Chapter 1: Terms

These are the important terms from this chapter to be sure to know. You might also find these in later chapters.

Chapter 1 flashcards

Agriculture The science or practice of farming, including cultivation of the soil for the growing of crops and the rearing of animals to provide food, wool, and other products.
Agronomy The science and technology of producing and using plants for food, fuel, fiber, and land restoration on an extensive scale. The value per acre is lower than for a typical horticultural crop.
Asexual propagation A form of propagation that results in plants with genetics identical to those of the parent plant.
Bract A modified leaf or scale, usually small, with a flower or flower cluster in its axil.
Bulb A specialized, underground organ with a short, fleshy stem axis (basal plate) enclosed by thick, fleshy scales modified for storage.
Control (in an experiment) Used to verify or regulate a scientific experiment by conducting a parallel experiment or by comparing with another standard.
Demonstration experiment A method for actively learning the body of scientific knowledge that has been previously discovered and communicated by others; specifically orchestrated for teaching and learning, not for the discovery of new information about the world around us.
Discovery experiment A method focused on uncovering new relationships and solving problems, following the scientific method, testing hypotheses and their predicted outcomes, and utilizing a careful design in order to maintain meaningfulness and credibility.
Evaluation experiment A method typically used during the development of new technologies to identify the best products for a desired purpose (e. g., which pesticides are effective against a target insect, but not harmful to non-target insects), but not used to discover new knowledge about how the world works, and thus not typically advancing our understanding of the natural world. Used to pick a winner from among a number of options.
Experimental design The process of planning an experiment to test a hypothesis.
Experimental unit The entity to which a specific treatment combination is applied.
Exploration experiment A method focused on detailed observation of organisms and habitats, used to increase our information about the natural world and to identify potential relationships that need to be tested, and essential to the building of a sound and testable hypothesis.
Floriculture Discipline of horticulture concerned with the production and marketing of plants valued for their flowers.
Forestry The science or practice of propagating, planting, managing, and caring for forests; includes harvesting.
Fruit Ripened ovary together with the seeds within the ovary.
Geophytes Plants with underground organs in which the plant stores energy or water. New growth begins underground, and the function of this growth is the storage of food, nutrients, and water during adverse environmental conditions.
Horticulture The art and science of the development, sustainable production, marketing, and use of high-value, intensively cultivated food and ornamental plants.
Hypothesis Scientific means of forming a question or proposed explanation made on the basis of limited evidence as a starting point for experimentation. In science, a testable statement.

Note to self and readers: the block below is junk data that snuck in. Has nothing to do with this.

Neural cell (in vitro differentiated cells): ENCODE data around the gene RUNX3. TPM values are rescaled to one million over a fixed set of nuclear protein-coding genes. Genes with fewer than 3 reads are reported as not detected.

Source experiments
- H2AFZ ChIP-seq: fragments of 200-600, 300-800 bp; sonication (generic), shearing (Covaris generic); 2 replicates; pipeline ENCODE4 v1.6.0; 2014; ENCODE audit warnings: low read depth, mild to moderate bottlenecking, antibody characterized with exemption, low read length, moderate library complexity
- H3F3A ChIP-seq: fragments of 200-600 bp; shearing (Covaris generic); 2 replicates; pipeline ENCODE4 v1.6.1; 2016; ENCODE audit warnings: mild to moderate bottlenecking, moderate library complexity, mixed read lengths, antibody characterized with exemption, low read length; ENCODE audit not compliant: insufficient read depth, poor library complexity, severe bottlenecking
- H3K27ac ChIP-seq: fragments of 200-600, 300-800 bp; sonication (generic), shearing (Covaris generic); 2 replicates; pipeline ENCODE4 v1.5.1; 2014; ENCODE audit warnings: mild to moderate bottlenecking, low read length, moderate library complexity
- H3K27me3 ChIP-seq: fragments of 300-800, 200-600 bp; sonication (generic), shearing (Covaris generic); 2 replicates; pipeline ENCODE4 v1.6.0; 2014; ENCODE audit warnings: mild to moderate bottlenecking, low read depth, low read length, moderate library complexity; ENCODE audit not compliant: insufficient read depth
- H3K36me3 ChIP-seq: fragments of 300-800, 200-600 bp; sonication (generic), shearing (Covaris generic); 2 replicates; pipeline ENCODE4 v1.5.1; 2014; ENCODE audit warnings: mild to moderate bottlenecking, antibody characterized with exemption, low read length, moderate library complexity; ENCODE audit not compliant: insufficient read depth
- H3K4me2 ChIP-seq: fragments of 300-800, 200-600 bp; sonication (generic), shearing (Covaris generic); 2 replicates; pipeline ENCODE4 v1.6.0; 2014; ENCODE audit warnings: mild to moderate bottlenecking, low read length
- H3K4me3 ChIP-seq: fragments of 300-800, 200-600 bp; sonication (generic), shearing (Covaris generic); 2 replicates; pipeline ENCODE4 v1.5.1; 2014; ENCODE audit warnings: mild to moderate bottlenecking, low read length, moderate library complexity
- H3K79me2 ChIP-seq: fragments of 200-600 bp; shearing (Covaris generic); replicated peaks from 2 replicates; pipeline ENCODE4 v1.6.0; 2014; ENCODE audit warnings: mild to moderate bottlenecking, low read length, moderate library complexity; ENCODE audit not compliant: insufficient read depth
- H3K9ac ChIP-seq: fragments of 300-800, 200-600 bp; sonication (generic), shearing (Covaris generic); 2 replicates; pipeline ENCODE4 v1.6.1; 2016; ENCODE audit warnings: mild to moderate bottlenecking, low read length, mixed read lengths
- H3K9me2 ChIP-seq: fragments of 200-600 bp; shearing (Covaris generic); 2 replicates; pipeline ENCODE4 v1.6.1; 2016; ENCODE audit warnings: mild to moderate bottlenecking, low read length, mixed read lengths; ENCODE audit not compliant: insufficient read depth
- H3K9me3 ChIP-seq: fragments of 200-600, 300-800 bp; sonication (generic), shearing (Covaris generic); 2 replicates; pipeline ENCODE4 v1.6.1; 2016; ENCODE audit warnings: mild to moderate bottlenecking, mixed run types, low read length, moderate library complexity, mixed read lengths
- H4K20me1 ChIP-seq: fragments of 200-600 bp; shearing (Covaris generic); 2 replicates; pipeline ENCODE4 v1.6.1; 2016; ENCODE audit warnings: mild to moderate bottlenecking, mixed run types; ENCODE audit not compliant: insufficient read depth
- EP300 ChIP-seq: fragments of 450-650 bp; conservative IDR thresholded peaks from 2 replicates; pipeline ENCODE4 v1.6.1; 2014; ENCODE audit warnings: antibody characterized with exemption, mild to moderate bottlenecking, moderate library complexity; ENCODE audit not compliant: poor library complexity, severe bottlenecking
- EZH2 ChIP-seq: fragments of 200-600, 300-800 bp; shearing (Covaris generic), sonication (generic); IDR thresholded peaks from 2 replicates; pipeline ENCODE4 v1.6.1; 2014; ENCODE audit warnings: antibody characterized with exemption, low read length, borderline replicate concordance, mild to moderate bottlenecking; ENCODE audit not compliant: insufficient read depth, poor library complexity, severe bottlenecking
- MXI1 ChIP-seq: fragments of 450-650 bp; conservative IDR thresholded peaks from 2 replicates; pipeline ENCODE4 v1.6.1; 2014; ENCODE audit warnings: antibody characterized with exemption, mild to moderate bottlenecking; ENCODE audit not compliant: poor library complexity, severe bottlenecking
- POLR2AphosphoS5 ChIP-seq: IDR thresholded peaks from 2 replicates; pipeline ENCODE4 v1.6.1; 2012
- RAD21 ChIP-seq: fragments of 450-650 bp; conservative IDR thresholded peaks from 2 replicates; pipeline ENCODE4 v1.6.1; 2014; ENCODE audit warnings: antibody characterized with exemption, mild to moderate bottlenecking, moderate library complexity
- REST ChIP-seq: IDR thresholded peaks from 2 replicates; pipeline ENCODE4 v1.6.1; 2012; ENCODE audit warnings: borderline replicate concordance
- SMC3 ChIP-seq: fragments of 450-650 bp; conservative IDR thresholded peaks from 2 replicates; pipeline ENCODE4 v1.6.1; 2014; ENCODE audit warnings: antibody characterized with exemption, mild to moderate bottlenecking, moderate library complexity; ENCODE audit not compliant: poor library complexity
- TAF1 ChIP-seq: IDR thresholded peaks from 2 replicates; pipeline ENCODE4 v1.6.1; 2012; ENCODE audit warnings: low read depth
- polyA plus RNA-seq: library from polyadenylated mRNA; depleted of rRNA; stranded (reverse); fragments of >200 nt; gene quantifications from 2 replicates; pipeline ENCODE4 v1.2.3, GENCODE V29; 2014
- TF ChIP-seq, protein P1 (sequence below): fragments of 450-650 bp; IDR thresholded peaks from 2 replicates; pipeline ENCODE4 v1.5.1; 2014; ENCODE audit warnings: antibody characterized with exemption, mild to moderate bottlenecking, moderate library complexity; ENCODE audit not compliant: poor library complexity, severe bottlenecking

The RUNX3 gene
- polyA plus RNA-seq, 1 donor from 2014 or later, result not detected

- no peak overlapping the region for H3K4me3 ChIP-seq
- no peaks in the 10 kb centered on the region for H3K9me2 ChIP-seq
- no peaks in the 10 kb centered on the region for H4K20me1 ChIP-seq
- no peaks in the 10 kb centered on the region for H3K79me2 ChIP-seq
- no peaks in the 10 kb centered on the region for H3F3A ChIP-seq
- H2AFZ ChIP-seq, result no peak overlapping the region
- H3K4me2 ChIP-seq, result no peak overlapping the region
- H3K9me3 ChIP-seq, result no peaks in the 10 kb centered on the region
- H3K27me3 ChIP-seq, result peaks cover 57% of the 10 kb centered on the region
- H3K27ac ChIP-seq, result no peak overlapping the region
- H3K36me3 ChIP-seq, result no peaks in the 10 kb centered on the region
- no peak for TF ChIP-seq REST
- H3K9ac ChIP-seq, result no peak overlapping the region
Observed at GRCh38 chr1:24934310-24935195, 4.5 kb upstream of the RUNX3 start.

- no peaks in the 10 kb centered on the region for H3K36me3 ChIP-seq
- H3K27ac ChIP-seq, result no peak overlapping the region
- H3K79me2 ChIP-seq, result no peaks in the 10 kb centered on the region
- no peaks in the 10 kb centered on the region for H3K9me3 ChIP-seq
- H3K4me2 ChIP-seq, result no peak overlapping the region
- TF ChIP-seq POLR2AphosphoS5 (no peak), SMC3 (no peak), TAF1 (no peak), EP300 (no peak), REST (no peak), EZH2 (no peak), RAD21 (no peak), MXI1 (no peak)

Inflorescence Complete flower structure of a plant; includes the flower, pedicle, rachis, and peduncle.
Internode Stem regions between nodes in plants.
Leaf A usually green, flattened, lateral structure attached to a stem and functioning as a principal organ of photosynthesis and transpiration in most plants.
Leaf blade Broad portion of a leaf; does not include the petiole.
Monocotyledon Seed plant that produces an embryo with a single cotyledon and parallel-veined leaves; includes grasses, lilies, palms, and orchids.
Node Stem region of a plant where one or more leaves attach; location of lateral buds.
Olericulture Discipline of horticulture concerned with the production and marketing of plants or plant parts valued for culinary use as vegetables.
Pedicel Short stalk that holds up the flower.
Peduncle Large, central stalk that attaches the rachi to the stem of the plant.
Petiole Stalk by which most leaves are attached to a stem; part of the leaf structure, not the stem.
Pomology Production and marketing of plants or plant parts valued for their culinary use as fruits, including nuts; propagated by cuttings and grafting (asexual propagation).
Rachis Stalk of a flower that is situated between the peduncle and the pedicel.
Randomization Act of randomly assigning treatments to experimental units using a random number table or computer-generated randomization to help minimize any bias that has not been recognized in advance and controlled for in other ways.
Replication Application of the same treatment to more than one experimental unit.
Rhizome Horizontal stem growing just below the soil surface.
Science Systematic study of the structure and behavior of the physical and natural world through observation and experiment.
Scientific discovery Process of scientific inquiry; builds on what is known by testing hypotheses.
Sessile A leaf that lacks a petiole; called a sessile leaf.
Sexual propagation Form of propagation that results in plants with genetics that differ from those of the parent plants; also called seed propagation.
Stem Supporting and conducting organ, usually developed initially from the epicotyl and growing upward; consists of nodes and internodes.
Treatments Administration or application of agents to a plant to prevent disease or facilitate growth.
Tuber Swollen, underground, modified stems that store food.


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The Science of Plants by The Authors is licensed under a Creative Commons Attribution-NonCommercial 4.0 International License, except where otherwise noted.

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